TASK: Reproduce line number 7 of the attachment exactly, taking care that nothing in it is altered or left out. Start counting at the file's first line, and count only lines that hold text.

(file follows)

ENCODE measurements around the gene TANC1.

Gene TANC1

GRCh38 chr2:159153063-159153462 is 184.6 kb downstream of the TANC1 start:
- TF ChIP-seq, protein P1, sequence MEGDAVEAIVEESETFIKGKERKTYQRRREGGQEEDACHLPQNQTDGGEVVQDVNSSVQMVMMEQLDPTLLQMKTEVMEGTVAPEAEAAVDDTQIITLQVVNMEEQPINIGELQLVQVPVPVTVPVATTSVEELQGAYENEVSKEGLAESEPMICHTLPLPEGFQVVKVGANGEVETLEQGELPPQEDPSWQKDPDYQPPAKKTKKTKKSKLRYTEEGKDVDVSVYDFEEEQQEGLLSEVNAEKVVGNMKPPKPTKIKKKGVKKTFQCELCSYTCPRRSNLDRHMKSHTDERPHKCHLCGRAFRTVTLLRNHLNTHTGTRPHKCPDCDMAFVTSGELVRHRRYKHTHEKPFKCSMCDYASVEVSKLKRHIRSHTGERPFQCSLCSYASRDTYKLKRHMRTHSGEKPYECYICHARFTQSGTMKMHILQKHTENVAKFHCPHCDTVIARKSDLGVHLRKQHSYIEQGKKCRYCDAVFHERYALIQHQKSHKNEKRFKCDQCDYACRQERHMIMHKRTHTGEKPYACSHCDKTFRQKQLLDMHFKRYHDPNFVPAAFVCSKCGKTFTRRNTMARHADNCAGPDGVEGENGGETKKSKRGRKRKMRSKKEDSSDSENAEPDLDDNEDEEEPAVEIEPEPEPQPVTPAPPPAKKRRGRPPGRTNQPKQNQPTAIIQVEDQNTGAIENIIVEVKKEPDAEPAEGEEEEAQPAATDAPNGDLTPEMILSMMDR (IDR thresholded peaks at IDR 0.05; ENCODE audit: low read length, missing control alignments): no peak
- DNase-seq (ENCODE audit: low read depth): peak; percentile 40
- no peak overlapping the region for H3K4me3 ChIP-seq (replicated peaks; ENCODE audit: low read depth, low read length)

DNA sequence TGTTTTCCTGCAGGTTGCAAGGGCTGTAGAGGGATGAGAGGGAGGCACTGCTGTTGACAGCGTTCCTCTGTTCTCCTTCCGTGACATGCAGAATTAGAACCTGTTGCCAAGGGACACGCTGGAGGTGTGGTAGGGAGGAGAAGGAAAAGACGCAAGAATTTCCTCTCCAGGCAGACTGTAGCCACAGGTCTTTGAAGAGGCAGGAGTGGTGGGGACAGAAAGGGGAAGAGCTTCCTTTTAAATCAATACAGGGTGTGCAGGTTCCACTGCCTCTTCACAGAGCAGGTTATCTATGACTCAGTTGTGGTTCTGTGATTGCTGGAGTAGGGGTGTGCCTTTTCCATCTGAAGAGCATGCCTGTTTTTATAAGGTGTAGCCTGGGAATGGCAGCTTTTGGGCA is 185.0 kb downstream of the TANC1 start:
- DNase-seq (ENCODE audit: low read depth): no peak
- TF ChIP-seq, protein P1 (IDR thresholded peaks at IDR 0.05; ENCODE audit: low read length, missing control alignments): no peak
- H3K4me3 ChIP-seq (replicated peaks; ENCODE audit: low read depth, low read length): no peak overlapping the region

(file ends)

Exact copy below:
DNA sequence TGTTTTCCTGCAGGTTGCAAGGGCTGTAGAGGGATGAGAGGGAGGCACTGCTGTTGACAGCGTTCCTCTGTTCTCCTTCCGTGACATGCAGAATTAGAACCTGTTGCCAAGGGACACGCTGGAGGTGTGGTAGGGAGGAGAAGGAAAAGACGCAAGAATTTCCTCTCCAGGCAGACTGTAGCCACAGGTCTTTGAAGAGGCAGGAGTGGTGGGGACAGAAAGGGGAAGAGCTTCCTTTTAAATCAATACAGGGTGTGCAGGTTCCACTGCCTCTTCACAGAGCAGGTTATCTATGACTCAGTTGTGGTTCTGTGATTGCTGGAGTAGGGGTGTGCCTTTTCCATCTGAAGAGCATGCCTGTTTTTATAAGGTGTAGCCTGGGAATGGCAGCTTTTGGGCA is 185.0 kb downstream of the TANC1 start: